Senate regulation 6: Regulations governing taught postgraduate programmes of study: Introduction (6.1-6.20)
These regulations apply to all taught postgraduate programmes and students.
Senate may approve programmes which lead to the award of Masters degrees, Postgraduate Diplomas or Postgraduate Certificates. Such programmes may provide for intermediate awards for a student who does not complete or satisfy the examiners in the programme for which they is registered but otherwise satisfies the criteria for such an intermediate award.
The taught postgraduate qualifications awarded by the University are the degrees of Master of Arts (MA), Master of Science (MSc), Master of Laws (LLM), Master of Business Administration (MBA), Master of Engineering Management (MEM), Master of Education (MEd), Master of Research (MRes), and the awards of Postgraduate Diploma and Postgraduate Certificate. The Level 7 Degree Apprenticeship may also be awarded in conjunction with individual taught postgraduate qualifications as approved by the Education Committee or sub-committee.
Some Masters programmes include one year of study at level 6 which is taken before progression to level 7. The assessment and re-assessment processes on the level 6 component of these programmes shall be subject to the relevant sections of Senate Regulation 5 governing undergraduate programmes. The criteria for progression from the level 6 component of such programmes to the level 7 component shall be approved by a Programme Approval Panel and shall be stated on the relevant programme specification. The level 7 component of these programmes is subject to the progression and awarding criteria set out in this Regulation.
The title and programme specification for each taught postgraduate programme, the name of the award(s) to which it leads, and all awards made to students, shall be subject to the approval of Senate.
A programme may be approved with more strict reassessment, progression, or award requirements than those set out in these regulations where there is a demonstrable requirement from a professional or statutory regulatory body. In such cases any variation from this regulation must be approved by the Curriculum and Quality Sub-Committee following consideration by the relevant Programme Approval Panel. Any such additional requirements shall be stated in the relevant programme specification.
The structure of the degrees of MA, MSc, LLM, MEM, MEd or MBA shall be approved by a Programme Approval Panel and shall be one of the following:
- 150 taught credits and a 30 credit dissertation or research project
- 120 taught credits and a 60 credit dissertation or research project
- 90 taught credits and a 90 credit dissertation or research project
- 60 taught credits and a 120 credit dissertation or research project
The structure of the degree of MRes shall be approved by a Programme Approval Panel and shall comprise taught modules to the value of between 30 and 60 credits and a dissertation or research project of between 120 and 150 credits.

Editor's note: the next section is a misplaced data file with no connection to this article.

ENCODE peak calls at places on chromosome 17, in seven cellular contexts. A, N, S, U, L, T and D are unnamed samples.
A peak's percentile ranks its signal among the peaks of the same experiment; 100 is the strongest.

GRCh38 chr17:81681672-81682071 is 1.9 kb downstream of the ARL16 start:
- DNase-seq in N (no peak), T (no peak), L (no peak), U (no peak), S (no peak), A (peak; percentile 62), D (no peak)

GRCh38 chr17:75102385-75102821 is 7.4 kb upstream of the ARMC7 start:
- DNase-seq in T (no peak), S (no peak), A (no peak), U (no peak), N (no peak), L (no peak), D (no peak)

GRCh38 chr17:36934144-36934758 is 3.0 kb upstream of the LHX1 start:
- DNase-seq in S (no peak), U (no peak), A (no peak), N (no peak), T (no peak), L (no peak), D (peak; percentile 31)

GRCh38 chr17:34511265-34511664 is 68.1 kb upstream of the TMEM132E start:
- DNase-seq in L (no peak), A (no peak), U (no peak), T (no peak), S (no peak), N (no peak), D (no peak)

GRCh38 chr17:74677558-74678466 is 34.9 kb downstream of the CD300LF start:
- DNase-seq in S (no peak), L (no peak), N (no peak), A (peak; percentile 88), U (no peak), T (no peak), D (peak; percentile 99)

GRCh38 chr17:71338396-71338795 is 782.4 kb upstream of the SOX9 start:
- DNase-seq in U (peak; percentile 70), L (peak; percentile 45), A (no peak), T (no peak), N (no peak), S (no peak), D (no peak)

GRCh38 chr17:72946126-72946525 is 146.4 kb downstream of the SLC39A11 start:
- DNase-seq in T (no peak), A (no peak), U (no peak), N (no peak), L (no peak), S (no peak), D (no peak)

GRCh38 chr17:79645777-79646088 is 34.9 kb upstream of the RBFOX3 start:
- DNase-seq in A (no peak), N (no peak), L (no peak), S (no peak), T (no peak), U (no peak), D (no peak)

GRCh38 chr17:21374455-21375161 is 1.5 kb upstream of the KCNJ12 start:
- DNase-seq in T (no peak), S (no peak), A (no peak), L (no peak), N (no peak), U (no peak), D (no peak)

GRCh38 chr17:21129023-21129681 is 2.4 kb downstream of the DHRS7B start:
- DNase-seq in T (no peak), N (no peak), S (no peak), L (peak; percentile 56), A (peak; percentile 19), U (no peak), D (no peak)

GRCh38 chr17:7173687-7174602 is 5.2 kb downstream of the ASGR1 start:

A Postgraduate Certificate will comprise 60 taught credits.
A Postgraduate Diploma will comprise 120 taught credits.
A Masters degree shall have at least 60 taught credits to be approved with an intermediate award of Postgraduate Certificate, and at least 120 taught credits to be approved with an intermediate award of Postgraduate Diploma.
Any formal progression points for an individual programme will be approved by the relevant Programme Approval Panel and specified in the programme specification. A progression point defines the number of modules and level of attainment which a student must achieve in a specified period to progress to the next stage of their studies.
A student’s progress will be reviewed at each progression point to determine whether they has met the requirements to progress to the next stage of the programme. In each case, where a student has failed to meet the requirements to progress it will be determined whether they shall be referred to the Board of Examiners with a recommendation that they be withdrawn from the programme. The Board of Examiners shall consider whether any intermediate award may be made based on the student’s academic achievement.
The submission date for the final piece of assessment for a full-time programme with a normal period of registration of one year, and with a start date at the beginning of the academic year, shall be 30 September in each year.
For a programme approved with a different normal period of registration, or with a start date at a different time of the year, the relevant Programme Approval Panel shall agree the submission date for the final piece of assessment and this shall be set out in the programme specification.
A taught module shall normally be not less than 15 credits and not more than 30 credits in volume.
Each module specification shall state how the components of a module shall be combined to form a module mark and whether a particular mark must be gained in an individual component for the module to be passed.
Each assessment for a module shall be marked or graded in accordance with the generic grade descriptors issued by the Education Committee for postgraduate programmes.
The pass mark shall be 50.00% or a grade of ‘C’ for all assessments and modules. Where a module is passed at 50.00% credit shall be given for that module, subject to the satisfaction of any additional criteria required under paragraph 6.16.
The following outcomes are permitted for an individual assessment component and a module:
|Assessment of module mark||Grade||Outcome|
|60 - 69.99%||B||Pass|
|50 - 59.99%||C||Pass|
|40 - 49.99%||D||Fail|
Marks of individual assessment components, module marks and credit weighted averages are expressed to two decimal places.